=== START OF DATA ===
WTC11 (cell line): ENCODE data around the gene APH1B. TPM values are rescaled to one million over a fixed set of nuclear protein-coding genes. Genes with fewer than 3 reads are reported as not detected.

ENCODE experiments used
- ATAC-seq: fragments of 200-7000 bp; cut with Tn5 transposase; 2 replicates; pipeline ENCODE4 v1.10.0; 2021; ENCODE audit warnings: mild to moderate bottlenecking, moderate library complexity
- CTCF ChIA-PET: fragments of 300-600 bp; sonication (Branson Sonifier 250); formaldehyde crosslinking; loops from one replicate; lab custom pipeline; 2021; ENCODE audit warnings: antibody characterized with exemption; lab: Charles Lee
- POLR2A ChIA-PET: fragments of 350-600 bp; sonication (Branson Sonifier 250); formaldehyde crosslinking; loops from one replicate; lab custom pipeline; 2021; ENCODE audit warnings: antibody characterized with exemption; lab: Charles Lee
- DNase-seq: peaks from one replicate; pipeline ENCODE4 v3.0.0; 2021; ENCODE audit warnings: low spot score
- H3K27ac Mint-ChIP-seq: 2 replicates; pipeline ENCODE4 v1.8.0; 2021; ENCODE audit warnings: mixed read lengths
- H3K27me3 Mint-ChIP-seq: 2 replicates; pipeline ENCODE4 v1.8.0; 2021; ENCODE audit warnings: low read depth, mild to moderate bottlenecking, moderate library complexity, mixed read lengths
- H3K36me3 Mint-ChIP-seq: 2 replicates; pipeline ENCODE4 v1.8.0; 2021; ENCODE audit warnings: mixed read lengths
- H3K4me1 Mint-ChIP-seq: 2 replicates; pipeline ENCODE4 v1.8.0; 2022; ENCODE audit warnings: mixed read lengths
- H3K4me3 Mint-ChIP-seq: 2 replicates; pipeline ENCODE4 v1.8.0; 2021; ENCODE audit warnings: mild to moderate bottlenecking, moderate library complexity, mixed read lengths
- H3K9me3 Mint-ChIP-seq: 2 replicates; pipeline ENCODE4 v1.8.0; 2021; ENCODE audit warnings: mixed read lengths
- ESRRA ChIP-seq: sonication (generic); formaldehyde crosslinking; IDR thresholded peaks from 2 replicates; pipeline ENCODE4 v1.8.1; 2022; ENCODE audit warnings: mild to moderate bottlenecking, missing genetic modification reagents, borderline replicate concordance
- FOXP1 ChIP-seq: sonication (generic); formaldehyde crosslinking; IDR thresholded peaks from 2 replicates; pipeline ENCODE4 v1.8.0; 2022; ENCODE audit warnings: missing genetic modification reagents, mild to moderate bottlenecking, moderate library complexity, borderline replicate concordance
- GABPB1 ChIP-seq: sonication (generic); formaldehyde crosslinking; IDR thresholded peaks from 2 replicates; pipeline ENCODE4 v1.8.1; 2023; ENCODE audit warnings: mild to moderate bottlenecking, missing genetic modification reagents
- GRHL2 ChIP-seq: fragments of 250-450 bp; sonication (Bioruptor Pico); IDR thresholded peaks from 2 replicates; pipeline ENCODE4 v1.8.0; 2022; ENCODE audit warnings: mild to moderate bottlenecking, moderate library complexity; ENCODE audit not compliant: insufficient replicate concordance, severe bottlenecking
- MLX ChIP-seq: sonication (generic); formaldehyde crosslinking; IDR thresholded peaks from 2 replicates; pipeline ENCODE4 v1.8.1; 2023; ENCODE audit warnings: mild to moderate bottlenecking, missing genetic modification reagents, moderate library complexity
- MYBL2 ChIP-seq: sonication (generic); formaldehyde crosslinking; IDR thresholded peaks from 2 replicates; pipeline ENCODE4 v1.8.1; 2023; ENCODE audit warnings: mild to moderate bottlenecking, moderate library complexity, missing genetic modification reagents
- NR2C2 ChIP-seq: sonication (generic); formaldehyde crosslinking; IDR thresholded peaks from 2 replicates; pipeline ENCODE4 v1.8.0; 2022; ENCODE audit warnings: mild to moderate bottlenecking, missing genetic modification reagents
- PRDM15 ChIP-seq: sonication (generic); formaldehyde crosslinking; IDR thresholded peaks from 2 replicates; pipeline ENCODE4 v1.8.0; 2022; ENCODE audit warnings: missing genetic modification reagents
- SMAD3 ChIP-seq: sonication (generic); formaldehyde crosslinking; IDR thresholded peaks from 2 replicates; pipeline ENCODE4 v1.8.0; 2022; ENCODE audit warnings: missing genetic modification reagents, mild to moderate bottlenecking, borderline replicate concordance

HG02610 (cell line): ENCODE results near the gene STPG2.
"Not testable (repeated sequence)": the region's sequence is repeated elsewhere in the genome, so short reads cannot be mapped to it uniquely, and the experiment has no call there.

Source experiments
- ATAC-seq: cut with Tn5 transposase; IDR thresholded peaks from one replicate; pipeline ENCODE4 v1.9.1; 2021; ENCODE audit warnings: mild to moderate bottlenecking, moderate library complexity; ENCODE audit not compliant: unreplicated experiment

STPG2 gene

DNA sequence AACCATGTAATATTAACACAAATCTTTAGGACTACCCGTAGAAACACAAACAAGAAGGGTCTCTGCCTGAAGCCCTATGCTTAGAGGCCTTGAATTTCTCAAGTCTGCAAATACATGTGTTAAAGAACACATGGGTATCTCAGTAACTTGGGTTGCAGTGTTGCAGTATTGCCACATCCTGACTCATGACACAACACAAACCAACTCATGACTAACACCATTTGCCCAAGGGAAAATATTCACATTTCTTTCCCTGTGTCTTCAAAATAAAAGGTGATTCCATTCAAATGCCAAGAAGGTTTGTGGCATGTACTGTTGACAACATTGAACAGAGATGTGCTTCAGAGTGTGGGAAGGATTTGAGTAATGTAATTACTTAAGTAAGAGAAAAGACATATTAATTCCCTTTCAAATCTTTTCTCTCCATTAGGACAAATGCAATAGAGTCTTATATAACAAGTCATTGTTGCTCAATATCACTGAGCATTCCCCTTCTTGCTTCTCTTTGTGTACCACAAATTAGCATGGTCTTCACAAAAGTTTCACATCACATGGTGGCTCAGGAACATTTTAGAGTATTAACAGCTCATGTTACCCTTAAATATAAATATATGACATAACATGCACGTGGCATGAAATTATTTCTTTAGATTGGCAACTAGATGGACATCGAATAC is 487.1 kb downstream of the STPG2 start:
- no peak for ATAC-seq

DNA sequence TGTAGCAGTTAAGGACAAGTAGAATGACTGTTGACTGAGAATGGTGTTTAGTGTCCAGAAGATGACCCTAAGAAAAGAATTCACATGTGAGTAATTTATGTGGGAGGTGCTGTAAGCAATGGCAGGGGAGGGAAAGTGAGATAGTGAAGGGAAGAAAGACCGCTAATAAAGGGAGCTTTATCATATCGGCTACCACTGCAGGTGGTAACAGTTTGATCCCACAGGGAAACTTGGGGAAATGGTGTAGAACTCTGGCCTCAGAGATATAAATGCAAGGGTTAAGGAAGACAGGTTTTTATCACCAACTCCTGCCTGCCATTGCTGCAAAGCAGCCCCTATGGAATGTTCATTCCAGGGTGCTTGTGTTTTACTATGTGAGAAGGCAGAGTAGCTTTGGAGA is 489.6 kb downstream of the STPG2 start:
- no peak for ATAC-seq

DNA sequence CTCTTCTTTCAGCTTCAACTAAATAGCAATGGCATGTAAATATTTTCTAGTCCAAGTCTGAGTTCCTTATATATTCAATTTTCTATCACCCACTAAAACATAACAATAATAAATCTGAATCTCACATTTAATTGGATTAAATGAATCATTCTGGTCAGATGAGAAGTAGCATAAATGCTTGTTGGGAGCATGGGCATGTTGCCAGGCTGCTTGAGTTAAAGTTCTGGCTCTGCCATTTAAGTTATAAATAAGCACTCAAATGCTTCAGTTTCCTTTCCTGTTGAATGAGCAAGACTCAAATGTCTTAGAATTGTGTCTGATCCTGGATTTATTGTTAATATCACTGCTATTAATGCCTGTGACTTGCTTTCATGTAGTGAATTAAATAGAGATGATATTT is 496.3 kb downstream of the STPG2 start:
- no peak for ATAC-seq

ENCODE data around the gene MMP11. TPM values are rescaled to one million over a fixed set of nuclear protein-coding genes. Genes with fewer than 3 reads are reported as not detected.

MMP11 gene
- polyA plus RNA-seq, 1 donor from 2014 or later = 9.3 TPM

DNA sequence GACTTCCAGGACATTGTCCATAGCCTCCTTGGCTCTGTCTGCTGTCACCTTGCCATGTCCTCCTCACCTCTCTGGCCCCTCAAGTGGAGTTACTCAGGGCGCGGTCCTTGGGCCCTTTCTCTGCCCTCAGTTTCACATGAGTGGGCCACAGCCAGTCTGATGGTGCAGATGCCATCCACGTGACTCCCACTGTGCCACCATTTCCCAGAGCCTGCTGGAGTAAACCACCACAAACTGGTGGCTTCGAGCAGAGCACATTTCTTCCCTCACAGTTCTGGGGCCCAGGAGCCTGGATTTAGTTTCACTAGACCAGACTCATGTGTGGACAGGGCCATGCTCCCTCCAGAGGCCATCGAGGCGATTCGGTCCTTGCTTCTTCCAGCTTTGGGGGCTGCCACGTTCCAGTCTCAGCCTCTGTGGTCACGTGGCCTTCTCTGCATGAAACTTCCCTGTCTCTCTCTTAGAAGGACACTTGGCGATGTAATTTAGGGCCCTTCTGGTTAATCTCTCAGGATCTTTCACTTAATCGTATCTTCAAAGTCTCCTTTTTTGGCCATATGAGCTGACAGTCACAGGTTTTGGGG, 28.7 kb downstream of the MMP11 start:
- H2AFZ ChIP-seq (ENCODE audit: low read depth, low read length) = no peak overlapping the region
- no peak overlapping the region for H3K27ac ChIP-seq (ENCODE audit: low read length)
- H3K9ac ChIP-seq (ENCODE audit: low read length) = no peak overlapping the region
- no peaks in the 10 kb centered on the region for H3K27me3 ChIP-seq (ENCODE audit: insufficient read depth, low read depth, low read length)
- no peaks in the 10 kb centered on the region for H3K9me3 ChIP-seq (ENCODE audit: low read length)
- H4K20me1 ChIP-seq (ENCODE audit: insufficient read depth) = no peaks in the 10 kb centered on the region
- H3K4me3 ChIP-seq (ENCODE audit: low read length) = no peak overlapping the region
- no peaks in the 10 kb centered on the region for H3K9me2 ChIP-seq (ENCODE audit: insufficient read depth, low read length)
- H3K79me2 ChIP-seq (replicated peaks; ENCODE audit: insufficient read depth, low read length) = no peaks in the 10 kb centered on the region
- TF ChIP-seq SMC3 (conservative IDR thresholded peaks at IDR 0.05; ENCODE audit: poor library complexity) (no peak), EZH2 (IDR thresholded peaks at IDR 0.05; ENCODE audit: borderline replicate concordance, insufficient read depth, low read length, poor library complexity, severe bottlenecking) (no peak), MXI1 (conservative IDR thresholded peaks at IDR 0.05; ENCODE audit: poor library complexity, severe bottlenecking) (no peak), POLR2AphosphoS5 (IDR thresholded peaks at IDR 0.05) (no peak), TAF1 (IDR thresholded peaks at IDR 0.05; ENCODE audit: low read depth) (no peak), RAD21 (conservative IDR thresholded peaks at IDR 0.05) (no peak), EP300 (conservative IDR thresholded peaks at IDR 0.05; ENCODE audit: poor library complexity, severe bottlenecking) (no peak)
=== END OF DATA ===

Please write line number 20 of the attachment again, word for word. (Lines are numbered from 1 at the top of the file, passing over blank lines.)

- PRDM15 ChIP-seq: sonication (generic); formaldehyde crosslinking; IDR thresholded peaks from 2 replicates; pipeline ENCODE4 v1.8.0; 2022; ENCODE audit warnings: missing genetic modification reagents